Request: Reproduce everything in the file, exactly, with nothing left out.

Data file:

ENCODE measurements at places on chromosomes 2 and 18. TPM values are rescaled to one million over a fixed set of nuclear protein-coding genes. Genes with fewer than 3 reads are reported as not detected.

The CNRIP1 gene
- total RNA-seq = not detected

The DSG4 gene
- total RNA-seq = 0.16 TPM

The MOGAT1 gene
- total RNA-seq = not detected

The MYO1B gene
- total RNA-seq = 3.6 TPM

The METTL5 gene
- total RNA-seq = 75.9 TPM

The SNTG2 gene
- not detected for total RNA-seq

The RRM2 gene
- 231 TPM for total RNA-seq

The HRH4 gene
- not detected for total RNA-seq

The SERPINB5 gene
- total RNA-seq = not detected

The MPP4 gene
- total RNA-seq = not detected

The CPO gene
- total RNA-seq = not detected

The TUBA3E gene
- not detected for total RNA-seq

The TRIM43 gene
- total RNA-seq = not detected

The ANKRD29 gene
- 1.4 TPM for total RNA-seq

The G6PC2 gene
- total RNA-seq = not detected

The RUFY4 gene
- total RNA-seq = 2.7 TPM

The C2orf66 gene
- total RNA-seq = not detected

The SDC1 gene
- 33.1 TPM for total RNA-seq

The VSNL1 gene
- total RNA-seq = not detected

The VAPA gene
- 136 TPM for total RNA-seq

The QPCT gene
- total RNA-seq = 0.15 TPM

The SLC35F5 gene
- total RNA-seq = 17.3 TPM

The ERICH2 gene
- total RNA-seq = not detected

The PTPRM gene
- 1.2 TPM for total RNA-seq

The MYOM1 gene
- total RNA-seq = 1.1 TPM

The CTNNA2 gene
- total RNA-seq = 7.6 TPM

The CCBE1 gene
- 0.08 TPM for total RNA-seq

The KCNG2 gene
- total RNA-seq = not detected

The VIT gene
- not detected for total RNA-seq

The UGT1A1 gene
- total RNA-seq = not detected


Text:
ENCODE measurements at places on chromosomes 2 and 18. TPM values are rescaled to one million over a fixed set of nuclear protein-coding genes. Genes with fewer than 3 reads are reported as not detected.

The CNRIP1 gene
- total RNA-seq = not detected

The DSG4 gene
- total RNA-seq = 0.16 TPM

The MOGAT1 gene
- total RNA-seq = not detected

The MYO1B gene
- total RNA-seq = 3.6 TPM

The METTL5 gene
- total RNA-seq = 75.9 TPM

The SNTG2 gene
- not detected for total RNA-seq

The RRM2 gene
- 231 TPM for total RNA-seq

The HRH4 gene
- not detected for total RNA-seq

The SERPINB5 gene
- total RNA-seq = not detected

The MPP4 gene
- total RNA-seq = not detected

The CPO gene
- total RNA-seq = not detected

The TUBA3E gene
- not detected for total RNA-seq

The TRIM43 gene
- total RNA-seq = not detected

The ANKRD29 gene
- 1.4 TPM for total RNA-seq

The G6PC2 gene
- total RNA-seq = not detected

The RUFY4 gene
- total RNA-seq = 2.7 TPM

The C2orf66 gene
- total RNA-seq = not detected

The SDC1 gene
- 33.1 TPM for total RNA-seq

The VSNL1 gene
- total RNA-seq = not detected

The VAPA gene
- 136 TPM for total RNA-seq

The QPCT gene
- total RNA-seq = 0.15 TPM

The SLC35F5 gene
- total RNA-seq = 17.3 TPM

The ERICH2 gene
- total RNA-seq = not detected

The PTPRM gene
- 1.2 TPM for total RNA-seq

The MYOM1 gene
- total RNA-seq = 1.1 TPM

The CTNNA2 gene
- total RNA-seq = 7.6 TPM

The CCBE1 gene
- 0.08 TPM for total RNA-seq

The KCNG2 gene
- total RNA-seq = not detected

The VIT gene
- not detected for total RNA-seq

The UGT1A1 gene
- total RNA-seq = not detected